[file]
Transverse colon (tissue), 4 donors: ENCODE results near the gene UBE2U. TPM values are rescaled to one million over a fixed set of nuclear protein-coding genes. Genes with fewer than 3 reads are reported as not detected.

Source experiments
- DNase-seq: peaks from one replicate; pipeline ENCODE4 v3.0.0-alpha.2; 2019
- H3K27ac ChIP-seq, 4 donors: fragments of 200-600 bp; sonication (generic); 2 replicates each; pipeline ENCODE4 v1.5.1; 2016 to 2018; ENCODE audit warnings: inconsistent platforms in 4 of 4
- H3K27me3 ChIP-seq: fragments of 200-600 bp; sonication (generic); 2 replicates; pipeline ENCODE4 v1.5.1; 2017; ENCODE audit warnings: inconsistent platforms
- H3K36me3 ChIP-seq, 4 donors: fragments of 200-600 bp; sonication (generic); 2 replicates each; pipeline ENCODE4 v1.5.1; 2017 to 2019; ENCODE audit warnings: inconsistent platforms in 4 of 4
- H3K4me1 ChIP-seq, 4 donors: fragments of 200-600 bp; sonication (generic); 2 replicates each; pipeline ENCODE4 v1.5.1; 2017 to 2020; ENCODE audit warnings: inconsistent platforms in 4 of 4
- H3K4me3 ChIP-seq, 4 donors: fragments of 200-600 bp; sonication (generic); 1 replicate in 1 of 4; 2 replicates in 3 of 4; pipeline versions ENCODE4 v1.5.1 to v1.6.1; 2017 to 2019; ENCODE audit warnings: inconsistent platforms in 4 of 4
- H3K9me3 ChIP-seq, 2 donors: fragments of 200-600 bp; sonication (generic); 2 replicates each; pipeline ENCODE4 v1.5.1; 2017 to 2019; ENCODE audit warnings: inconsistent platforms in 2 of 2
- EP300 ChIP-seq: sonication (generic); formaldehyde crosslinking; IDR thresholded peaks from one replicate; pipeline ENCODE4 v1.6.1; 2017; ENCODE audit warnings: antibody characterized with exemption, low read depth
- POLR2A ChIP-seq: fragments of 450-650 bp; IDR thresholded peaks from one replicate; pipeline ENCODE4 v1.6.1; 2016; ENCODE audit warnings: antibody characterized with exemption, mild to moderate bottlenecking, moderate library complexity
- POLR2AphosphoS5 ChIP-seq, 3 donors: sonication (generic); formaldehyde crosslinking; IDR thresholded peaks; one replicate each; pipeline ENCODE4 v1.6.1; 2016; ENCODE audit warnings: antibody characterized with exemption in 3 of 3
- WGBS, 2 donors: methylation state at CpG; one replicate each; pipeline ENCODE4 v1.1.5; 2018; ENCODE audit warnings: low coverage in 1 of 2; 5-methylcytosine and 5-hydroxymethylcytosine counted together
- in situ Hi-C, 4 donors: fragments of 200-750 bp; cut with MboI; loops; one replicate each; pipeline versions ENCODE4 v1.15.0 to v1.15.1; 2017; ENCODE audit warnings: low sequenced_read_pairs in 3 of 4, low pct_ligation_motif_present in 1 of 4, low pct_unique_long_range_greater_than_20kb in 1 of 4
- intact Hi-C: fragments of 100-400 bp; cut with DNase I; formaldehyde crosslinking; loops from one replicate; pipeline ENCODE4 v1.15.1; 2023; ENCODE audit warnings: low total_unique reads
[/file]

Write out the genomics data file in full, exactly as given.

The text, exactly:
Transverse colon (tissue), 4 donors: ENCODE results near the gene UBE2U. TPM values are rescaled to one million over a fixed set of nuclear protein-coding genes. Genes with fewer than 3 reads are reported as not detected.

Source experiments
- DNase-seq: peaks from one replicate; pipeline ENCODE4 v3.0.0-alpha.2; 2019
- H3K27ac ChIP-seq, 4 donors: fragments of 200-600 bp; sonication (generic); 2 replicates each; pipeline ENCODE4 v1.5.1; 2016 to 2018; ENCODE audit warnings: inconsistent platforms in 4 of 4
- H3K27me3 ChIP-seq: fragments of 200-600 bp; sonication (generic); 2 replicates; pipeline ENCODE4 v1.5.1; 2017; ENCODE audit warnings: inconsistent platforms
- H3K36me3 ChIP-seq, 4 donors: fragments of 200-600 bp; sonication (generic); 2 replicates each; pipeline ENCODE4 v1.5.1; 2017 to 2019; ENCODE audit warnings: inconsistent platforms in 4 of 4
- H3K4me1 ChIP-seq, 4 donors: fragments of 200-600 bp; sonication (generic); 2 replicates each; pipeline ENCODE4 v1.5.1; 2017 to 2020; ENCODE audit warnings: inconsistent platforms in 4 of 4
- H3K4me3 ChIP-seq, 4 donors: fragments of 200-600 bp; sonication (generic); 1 replicate in 1 of 4; 2 replicates in 3 of 4; pipeline versions ENCODE4 v1.5.1 to v1.6.1; 2017 to 2019; ENCODE audit warnings: inconsistent platforms in 4 of 4
- H3K9me3 ChIP-seq, 2 donors: fragments of 200-600 bp; sonication (generic); 2 replicates each; pipeline ENCODE4 v1.5.1; 2017 to 2019; ENCODE audit warnings: inconsistent platforms in 2 of 2
- EP300 ChIP-seq: sonication (generic); formaldehyde crosslinking; IDR thresholded peaks from one replicate; pipeline ENCODE4 v1.6.1; 2017; ENCODE audit warnings: antibody characterized with exemption, low read depth
- POLR2A ChIP-seq: fragments of 450-650 bp; IDR thresholded peaks from one replicate; pipeline ENCODE4 v1.6.1; 2016; ENCODE audit warnings: antibody characterized with exemption, mild to moderate bottlenecking, moderate library complexity
- POLR2AphosphoS5 ChIP-seq, 3 donors: sonication (generic); formaldehyde crosslinking; IDR thresholded peaks; one replicate each; pipeline ENCODE4 v1.6.1; 2016; ENCODE audit warnings: antibody characterized with exemption in 3 of 3
- WGBS, 2 donors: methylation state at CpG; one replicate each; pipeline ENCODE4 v1.1.5; 2018; ENCODE audit warnings: low coverage in 1 of 2; 5-methylcytosine and 5-hydroxymethylcytosine counted together
- in situ Hi-C, 4 donors: fragments of 200-750 bp; cut with MboI; loops; one replicate each; pipeline versions ENCODE4 v1.15.0 to v1.15.1; 2017; ENCODE audit warnings: low sequenced_read_pairs in 3 of 4, low pct_ligation_motif_present in 1 of 4, low pct_unique_long_range_greater_than_20kb in 1 of 4
- intact Hi-C: fragments of 100-400 bp; cut with DNase I; formaldehyde crosslinking; loops from one replicate; pipeline ENCODE4 v1.15.1; 2023; ENCODE audit warnings: low total_unique reads